The allusions to the Old Testament are as replete here as in the previous stanza; indeed, the Benedictus now heightens them. We see the Messiah’s birth fulfilling the great covenant promises to the patriarchs. As God promised that Abraham would have his seed bless the earth, that Isaac would have a Land, and promised Jacob that Shiloh would come, so Christ appears on the scene. Indeed, all of these promises stand against the backdrop of the first of the great patriarchs. We see the story of Christ as the second act of a play that began with Father Abraham. We now see those magnificent promises realized in Act 3, the Church, where we currently each play our own role. 

As these promises are heightened, however, they are also transformed, or rather transposed. Zecharaiah speaks by the Holy Spirit that Christ would “save us from our enemies.” He says that his son, John, would prepare the way for the Great Warrior at the end of time, who would come in the power of the Most High and give us full and final freedom to worship God. Zechariah confesses that this will happen in the ministry of Christ, a ministry that did not come with the sword. We now see the ultimate reality clothed in the words: Jesus came and defeated the true enemy, the final Goliath, the unconquerable giant: Satan, sin, and death. He set us free from the ultimate Pharaoh and leads us daily further into the true Promised Land.

Part 3

You, my child, shall be called the prophet of the Most High, *
for you will go before the Lord to prepare his way,
To give his people knowledge of salvation *
by the forgiveness of their sins.
In the tender compassion of our God *
the dawn from on high shall break upon us,
To shine on those who dwell in darkness
and in the shadow of death, *
and to guide our feet into the way of peace.

The climax of the Benedictus emerges here. Zechariah turns his prophetic gaze to his own son, John. He knows that this boy will follow in the Spirit of Elijah. He will fulfill the prophecy of Isaiah: a highway will be made in the desert for the New King to travel through. There shall be an access ramp for all who want to seek forgiveness for their sins and escape their darkness. Light shall spring forth. We shall no more be children of the darkness but shall have the dayspring rise in our hearts. We will be peacemakers, true sons and daughters of our Father in Heaven.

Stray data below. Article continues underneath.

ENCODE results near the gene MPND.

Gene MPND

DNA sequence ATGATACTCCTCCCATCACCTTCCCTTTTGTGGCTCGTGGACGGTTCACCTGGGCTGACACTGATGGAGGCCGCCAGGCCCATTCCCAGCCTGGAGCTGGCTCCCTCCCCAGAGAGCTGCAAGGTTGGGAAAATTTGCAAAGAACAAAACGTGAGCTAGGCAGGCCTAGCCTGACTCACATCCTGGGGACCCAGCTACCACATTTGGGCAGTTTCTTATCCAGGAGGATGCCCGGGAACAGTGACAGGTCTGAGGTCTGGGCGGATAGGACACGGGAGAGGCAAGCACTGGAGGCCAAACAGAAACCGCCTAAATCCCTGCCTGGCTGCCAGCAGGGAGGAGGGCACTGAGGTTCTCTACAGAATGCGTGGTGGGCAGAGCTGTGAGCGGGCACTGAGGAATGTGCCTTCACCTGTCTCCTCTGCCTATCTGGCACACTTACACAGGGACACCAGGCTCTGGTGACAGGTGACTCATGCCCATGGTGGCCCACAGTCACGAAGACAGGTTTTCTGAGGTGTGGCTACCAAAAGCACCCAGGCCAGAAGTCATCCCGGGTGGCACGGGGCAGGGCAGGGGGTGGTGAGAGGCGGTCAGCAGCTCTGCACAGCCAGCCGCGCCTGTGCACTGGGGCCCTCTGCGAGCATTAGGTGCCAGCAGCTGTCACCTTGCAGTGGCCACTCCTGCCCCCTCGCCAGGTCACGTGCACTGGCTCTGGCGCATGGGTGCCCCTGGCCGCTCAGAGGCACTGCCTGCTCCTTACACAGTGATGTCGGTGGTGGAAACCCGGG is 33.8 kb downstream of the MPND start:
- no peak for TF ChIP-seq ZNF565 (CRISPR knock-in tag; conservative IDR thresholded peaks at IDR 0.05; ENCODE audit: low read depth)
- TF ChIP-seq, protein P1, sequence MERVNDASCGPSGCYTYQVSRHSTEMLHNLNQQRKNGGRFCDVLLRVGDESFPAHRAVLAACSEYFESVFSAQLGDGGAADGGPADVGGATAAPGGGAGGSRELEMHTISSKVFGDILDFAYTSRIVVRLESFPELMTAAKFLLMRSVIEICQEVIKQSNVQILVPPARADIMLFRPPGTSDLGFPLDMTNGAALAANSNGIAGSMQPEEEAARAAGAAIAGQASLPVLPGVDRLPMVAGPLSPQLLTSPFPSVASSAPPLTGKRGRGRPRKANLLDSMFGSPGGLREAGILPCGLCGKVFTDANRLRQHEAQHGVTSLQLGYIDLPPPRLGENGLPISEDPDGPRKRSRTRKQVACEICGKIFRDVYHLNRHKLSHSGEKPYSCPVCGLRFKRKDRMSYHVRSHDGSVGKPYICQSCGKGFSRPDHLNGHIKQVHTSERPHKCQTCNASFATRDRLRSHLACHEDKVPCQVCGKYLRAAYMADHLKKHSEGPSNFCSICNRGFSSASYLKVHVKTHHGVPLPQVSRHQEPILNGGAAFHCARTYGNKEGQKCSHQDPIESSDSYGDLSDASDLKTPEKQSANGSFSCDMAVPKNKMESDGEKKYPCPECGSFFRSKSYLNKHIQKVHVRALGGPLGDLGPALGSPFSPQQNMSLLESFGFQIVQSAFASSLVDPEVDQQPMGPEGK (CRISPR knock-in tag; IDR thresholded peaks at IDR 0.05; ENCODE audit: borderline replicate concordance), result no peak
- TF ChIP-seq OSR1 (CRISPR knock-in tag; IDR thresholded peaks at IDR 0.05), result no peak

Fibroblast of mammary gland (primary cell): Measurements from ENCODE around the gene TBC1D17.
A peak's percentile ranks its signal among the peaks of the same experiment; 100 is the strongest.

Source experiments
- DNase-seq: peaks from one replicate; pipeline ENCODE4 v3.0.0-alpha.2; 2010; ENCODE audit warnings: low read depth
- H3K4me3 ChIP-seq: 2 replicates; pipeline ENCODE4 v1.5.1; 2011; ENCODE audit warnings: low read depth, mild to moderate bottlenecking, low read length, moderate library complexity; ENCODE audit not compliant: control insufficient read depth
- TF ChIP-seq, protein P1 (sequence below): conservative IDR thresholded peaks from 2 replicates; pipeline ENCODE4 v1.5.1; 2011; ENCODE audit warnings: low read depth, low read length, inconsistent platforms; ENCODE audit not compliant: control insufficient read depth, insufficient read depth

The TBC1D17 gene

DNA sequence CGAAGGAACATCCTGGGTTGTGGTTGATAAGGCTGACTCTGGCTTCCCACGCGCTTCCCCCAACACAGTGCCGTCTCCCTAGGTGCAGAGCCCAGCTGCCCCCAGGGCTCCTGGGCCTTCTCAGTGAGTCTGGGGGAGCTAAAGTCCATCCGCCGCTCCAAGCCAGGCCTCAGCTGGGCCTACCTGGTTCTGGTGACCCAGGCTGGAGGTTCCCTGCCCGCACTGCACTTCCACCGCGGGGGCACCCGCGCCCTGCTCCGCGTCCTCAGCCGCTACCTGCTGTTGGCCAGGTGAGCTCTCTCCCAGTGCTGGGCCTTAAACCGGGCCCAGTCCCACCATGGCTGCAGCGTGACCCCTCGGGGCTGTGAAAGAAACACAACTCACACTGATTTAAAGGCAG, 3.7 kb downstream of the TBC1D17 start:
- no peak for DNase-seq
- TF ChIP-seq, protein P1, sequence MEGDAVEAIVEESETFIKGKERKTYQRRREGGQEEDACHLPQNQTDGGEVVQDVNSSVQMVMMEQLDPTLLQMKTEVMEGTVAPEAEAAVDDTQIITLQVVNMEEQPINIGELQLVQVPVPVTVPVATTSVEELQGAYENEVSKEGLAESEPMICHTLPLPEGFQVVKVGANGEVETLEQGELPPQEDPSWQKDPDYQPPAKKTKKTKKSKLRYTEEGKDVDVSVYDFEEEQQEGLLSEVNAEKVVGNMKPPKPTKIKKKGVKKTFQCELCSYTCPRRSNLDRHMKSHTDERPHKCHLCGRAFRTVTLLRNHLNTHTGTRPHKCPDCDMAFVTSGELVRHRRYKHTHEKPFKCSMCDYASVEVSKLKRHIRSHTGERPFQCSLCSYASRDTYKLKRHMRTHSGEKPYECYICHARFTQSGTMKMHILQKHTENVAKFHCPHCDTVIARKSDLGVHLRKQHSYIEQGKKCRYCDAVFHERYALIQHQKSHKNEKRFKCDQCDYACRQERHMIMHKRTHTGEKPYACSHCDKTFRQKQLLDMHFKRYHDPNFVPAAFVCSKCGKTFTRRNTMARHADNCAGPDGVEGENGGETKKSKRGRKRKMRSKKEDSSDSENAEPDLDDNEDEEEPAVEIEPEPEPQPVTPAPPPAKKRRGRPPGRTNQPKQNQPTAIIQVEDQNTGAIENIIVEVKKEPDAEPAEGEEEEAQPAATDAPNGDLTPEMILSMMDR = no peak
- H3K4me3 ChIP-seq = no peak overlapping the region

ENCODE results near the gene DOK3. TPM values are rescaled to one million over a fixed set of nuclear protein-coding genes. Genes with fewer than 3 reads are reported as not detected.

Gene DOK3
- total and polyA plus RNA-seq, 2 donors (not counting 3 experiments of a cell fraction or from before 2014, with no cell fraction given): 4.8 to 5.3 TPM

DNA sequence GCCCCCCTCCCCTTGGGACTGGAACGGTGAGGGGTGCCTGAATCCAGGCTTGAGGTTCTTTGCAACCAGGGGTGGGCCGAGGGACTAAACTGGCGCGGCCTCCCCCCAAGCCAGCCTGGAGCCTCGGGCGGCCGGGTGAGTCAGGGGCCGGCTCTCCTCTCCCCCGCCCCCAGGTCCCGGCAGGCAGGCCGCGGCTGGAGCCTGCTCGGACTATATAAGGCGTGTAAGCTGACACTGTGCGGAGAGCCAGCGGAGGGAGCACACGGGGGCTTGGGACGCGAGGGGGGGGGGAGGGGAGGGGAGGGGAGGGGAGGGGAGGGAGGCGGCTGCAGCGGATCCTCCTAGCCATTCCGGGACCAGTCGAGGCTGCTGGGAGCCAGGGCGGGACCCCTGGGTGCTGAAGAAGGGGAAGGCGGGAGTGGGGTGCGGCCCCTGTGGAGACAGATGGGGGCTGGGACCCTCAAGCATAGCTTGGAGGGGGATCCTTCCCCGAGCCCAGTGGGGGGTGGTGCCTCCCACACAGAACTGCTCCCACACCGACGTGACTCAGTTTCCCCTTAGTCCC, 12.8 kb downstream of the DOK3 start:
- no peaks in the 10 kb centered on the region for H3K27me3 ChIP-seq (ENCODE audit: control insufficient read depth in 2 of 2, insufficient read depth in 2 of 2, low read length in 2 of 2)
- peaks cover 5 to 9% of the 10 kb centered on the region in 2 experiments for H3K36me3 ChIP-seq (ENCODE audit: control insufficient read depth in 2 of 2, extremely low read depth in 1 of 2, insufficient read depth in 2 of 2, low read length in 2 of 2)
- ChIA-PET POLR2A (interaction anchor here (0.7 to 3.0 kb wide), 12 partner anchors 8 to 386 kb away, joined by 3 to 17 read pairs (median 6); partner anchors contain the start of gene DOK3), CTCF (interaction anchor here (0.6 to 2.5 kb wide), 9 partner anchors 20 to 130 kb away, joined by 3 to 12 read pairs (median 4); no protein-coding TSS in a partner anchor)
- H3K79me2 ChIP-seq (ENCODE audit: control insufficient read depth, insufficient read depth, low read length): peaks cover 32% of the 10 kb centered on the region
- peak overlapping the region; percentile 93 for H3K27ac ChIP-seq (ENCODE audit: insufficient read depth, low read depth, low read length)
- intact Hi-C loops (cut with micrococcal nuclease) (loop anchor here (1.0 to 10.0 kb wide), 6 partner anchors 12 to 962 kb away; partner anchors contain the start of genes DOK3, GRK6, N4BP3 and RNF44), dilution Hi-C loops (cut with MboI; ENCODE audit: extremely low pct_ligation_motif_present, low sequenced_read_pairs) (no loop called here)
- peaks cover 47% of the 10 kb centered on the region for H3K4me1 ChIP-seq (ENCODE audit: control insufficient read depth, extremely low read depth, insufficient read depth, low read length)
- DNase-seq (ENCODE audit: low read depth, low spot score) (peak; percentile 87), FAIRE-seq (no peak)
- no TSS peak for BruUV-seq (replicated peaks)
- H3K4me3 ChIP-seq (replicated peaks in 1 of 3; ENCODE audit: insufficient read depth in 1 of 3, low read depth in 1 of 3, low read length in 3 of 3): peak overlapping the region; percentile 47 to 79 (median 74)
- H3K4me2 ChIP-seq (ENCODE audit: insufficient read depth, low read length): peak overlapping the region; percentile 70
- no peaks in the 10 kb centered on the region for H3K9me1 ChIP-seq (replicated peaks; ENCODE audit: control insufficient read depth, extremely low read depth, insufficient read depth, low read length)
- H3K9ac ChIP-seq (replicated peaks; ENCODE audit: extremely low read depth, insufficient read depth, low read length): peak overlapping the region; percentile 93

Zechariah’s conclusion encapsulates the Gospel message. In this current age, it no longer belongs to the Jewish people alone: the message of God goes to every nation as a message of victory. All races, peoples, and nations are called to the table of the great King, no matter the darkness that holds them back. We long for the day when those nations shall bow before this Christ, seeing his kingdom of peace spread to the four corners of the world. In that hope, we rightly say, “Glory be to the Father, and to the Son, and to the Holy Ghost; as it was in the beginning, is now, and ever shall be, world without end. Amen.”


Image: Detail of Zechariah Writes Down the Name of His Son by Domenico Ghirlandaio (1490). Courtesy of Wikimedia Commons.

Author

James Hodges

James Hodges, of Ridgeway, VA, is a Kindergarten Teacher in the local public school system and teaches the Junior Church in his local congregation. He is husband to Anna and father to Lilabet.